“I call these people the modern-day Rosa Parks — they are protesting against injustice and a loss of liberties," Stephen Moore said

By Adam Carlson
April 20, 2020 04:47 PM
Stephen Moore
Credit: Samuel Corum/Getty

An ally and occasional adviser of President Donald Trump said those protesting coronavirus restrictions were “the modern-day Rosa Parks,” referring to the icon of the civil rights movement who refused to give up her bus seat.

Stephen Moore made his comments in a Washington Post article published Friday.

“I think there’s a boiling point that has been reached and exceeded,” Moore, an economist and conservative commentator who Trump unsuccessfully tried to nominate to the board of the Federal Reserve last year, told the Post.

“I call these people the modern-day Rosa Parks — they are protesting against injustice and a loss of liberties,” Moore said.

While he does not work in the White House, Moore has been advising the president on economic issues surrounding the coronavirus.

He was talking about recent protests in some states against stay-at-home orders that health experts say slow new infections of the novel coronavirus while researchers work on treatments and a vaccine.

Even as polling shows these orders are popular nationwide, in some areas some residents are pushing back because they say they need to get back to work despite the virus’ threat.

coronavirus briefing
President Donald Trump
| Credit: MANDEL NGAN/AFP via Getty

Some states have also imposed more strict orders than others. In Michigan, for example, between 3,000 and 4,000 protestors turned out last week over what they said were excessive restrictions on travel, certain kinds of recreation and shopping. For example, motorboating is restricted and large stores must limit what they sell — no furniture; no garden centers — in order to limit shoppers.

Gov. Gretchen Whitmer has argued, in response, that the contagiousness of the virus required her to make tough decisions about when people should go into public and when they should stay home.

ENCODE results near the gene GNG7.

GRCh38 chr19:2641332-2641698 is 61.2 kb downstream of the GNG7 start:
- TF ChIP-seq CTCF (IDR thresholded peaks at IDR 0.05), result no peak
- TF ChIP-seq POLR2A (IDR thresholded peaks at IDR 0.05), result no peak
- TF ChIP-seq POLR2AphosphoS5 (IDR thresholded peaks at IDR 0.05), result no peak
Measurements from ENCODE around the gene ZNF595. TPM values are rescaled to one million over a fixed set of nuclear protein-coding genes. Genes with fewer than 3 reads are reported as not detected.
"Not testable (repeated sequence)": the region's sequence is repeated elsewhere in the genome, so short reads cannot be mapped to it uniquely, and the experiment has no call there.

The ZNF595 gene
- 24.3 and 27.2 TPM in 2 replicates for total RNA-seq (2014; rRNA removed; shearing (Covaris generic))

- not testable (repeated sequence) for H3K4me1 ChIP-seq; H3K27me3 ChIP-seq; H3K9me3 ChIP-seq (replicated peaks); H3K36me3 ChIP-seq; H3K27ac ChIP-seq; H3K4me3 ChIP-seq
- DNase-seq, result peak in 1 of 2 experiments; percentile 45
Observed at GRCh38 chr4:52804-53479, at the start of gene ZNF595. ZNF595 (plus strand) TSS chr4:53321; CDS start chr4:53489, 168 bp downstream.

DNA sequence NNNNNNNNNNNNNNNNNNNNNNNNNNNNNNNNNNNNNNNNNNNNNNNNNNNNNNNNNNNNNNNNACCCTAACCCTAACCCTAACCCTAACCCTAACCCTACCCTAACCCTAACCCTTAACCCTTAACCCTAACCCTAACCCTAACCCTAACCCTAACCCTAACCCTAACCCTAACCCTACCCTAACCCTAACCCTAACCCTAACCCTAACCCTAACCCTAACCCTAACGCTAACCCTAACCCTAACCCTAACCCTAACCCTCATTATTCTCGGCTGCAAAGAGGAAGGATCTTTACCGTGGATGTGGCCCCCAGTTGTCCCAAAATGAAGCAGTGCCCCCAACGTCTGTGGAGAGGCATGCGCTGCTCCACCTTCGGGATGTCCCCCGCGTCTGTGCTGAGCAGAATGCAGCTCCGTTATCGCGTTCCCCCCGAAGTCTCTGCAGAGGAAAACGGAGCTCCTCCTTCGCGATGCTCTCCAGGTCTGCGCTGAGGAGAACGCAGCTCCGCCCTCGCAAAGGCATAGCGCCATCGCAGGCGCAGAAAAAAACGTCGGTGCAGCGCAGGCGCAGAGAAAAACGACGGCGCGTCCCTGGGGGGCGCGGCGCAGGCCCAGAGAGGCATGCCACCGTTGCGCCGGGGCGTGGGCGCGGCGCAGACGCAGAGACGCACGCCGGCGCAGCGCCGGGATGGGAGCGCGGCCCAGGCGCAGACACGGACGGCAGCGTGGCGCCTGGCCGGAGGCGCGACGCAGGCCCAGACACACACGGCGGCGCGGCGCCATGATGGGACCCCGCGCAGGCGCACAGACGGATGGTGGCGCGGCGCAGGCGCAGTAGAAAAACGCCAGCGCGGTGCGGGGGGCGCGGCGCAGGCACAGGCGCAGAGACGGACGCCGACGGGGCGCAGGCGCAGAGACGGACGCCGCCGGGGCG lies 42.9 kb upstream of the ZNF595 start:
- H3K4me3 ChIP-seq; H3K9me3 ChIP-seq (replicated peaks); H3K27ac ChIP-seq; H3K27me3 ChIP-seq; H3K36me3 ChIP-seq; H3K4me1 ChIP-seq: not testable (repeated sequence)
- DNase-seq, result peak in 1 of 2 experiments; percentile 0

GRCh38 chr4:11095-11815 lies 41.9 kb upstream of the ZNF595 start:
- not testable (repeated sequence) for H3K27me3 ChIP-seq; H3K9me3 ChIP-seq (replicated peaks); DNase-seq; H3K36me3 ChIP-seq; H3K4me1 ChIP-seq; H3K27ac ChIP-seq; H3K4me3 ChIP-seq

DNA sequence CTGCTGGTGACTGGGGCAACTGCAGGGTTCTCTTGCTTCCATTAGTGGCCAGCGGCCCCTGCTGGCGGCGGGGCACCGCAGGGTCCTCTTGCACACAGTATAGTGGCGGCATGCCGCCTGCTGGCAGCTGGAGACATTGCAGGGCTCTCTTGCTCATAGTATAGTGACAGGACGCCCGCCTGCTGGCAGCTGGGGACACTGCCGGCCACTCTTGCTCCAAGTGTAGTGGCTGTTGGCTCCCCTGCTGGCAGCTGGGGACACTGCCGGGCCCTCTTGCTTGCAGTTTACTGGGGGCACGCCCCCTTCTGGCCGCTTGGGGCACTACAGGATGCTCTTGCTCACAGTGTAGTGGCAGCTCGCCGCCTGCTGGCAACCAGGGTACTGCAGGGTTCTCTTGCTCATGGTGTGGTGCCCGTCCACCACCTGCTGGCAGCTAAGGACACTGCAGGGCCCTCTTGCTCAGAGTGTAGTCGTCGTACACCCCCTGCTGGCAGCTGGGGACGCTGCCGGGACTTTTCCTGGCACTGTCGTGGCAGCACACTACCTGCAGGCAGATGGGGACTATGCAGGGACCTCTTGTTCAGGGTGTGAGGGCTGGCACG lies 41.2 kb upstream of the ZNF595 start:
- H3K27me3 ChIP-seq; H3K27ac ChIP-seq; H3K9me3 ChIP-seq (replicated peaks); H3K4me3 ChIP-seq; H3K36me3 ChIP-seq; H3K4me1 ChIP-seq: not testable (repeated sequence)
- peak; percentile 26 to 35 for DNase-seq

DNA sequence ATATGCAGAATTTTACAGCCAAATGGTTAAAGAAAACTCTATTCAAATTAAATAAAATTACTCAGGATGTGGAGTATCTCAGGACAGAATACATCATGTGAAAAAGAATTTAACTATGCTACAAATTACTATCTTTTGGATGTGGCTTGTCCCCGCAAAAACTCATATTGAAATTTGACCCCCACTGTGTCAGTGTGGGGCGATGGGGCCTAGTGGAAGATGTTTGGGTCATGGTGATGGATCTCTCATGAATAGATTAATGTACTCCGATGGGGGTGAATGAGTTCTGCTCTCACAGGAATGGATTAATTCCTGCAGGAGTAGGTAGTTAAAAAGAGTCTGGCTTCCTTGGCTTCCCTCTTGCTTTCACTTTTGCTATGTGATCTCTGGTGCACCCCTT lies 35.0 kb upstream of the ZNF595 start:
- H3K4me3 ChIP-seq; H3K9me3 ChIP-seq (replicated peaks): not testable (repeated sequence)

In Michigan and elsewhere, the protests have taken on a conservative bent — something President Trump underlined when he tweeted last week to “LIBERATE” (in all-caps) three states with Democratic governors who have imposed stay-home restrictions to combat the virus. In one tweet, Trump also alluded to “sav[ing] your great 2nd Amendment.”

How and how quickly to reopen businesses and resume normal public gatherings remains one of the most pressing — and thorniest — questions for states to answer.

Experts say that in order to return to normal, robust testing and contact tracing systems will be needed to contain future outbreaks before they spiral out of control.

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Asked at Sunday’s coronavirus briefing whether his rhetoric was inflammatory to the point of violence, Trump said he didn’t think it was.

He praised the stay-at-home protestors, saying, “These are great people. … They’ve got cabin fever. They want to get back. They want their life back.”

“I think these people are — I’ve never seen so many American flags,” Trump continued. (Some protest attendees reportedly were also seen waving Confederate flags.)

Appearing on Fox News on Monday, White House aide Kellyanne Conway said the administration wanted protestors to still practice social distancing and wear face masks.

Moore did not respond to a request for comment from PEOPLE submitted through his website.